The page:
Thursday, July 28, 2016

The Fed, Japan, and Durable Goods

Just some quick updates on news from yesterday.  If you haven't heard the FOMC decided to not raise rates. The Fed stated they've seen economic activity continue to expand at a moderate pace. I feel like that's been mentioned quite a bit the last year.  Also they noted "Near term risks to the economic outlook have diminished".  That's a pretty strong statement from them considering how they've worded things in the past.

Additionally we had Japans Prime Minister announce a more than 28 trillion yen ($265.30 billion) stimulus package. That is nearly 6 percent the size of Japan's economy. It will consist of 13 trillion yen in "fiscal measures," which likely includes spending by national and local governments, as well as loan program.

"We need to take steps to support domestic demand and put the economy on a firmer recovery path," Shinzo Abe said in a speech in southern Japan on Wednesday. "I want to use various measures to increase our escape velocity from deflation."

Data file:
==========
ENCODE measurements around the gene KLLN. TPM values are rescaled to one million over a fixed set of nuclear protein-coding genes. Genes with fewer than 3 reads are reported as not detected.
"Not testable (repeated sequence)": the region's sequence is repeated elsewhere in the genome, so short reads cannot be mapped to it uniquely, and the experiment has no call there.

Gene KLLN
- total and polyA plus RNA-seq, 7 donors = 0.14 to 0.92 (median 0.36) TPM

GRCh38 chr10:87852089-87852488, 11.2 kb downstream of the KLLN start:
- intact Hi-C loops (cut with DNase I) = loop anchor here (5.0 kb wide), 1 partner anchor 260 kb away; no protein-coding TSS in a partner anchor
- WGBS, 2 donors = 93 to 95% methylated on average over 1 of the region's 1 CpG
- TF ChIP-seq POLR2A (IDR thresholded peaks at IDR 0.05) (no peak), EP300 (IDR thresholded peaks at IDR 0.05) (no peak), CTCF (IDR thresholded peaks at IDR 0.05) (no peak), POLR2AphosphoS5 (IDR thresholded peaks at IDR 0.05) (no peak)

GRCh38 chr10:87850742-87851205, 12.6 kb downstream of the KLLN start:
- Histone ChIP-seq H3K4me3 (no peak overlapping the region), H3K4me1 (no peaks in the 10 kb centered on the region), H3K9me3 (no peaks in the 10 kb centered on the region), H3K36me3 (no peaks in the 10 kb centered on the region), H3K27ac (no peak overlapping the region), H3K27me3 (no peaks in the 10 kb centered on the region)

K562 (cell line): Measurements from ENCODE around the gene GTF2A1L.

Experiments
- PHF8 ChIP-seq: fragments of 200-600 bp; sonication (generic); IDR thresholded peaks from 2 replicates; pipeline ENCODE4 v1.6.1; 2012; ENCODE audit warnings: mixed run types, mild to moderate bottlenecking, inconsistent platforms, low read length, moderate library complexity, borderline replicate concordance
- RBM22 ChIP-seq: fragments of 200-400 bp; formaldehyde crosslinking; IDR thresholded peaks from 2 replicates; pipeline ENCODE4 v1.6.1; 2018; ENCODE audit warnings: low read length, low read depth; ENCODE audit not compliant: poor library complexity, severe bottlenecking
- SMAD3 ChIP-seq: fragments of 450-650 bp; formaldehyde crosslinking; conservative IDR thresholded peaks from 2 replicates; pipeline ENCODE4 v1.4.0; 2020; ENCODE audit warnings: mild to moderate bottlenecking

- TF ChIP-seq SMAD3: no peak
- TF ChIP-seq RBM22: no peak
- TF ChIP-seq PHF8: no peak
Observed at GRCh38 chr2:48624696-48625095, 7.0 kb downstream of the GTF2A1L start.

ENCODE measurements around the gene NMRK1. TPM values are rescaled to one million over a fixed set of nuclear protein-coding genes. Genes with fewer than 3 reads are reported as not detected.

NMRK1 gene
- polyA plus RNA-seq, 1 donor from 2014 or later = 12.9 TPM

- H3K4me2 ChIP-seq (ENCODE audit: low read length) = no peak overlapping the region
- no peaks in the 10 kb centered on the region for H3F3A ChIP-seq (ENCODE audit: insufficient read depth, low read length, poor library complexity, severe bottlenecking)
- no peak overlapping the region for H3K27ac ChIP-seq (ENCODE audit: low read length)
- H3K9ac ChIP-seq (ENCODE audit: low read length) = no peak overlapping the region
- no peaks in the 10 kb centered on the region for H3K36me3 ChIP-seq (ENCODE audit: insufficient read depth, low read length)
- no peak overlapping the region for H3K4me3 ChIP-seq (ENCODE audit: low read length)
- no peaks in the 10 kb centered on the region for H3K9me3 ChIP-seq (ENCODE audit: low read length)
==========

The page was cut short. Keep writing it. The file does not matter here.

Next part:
There are rumors the BOJ will announce more stimulus at their meeting Friday. I don't think this is the right path to reduce deflation the country has been experiencing for some time.  I think Japan is suffering from structural issues more than "fiscal" issues. If people don't feel confident in their government and personal financial outlook they will continue to save money, not spend it.

Also Durable Goods orders came in yesterday with a 4% drop on top of May's revised decline to 2.8% instead of 2.3%.  "Core" durable goods edged up 0.2%, but that's only the second increase this year. Automakers had another positive showing. Still the strong dollar and weaker international economies is taking it's toll.

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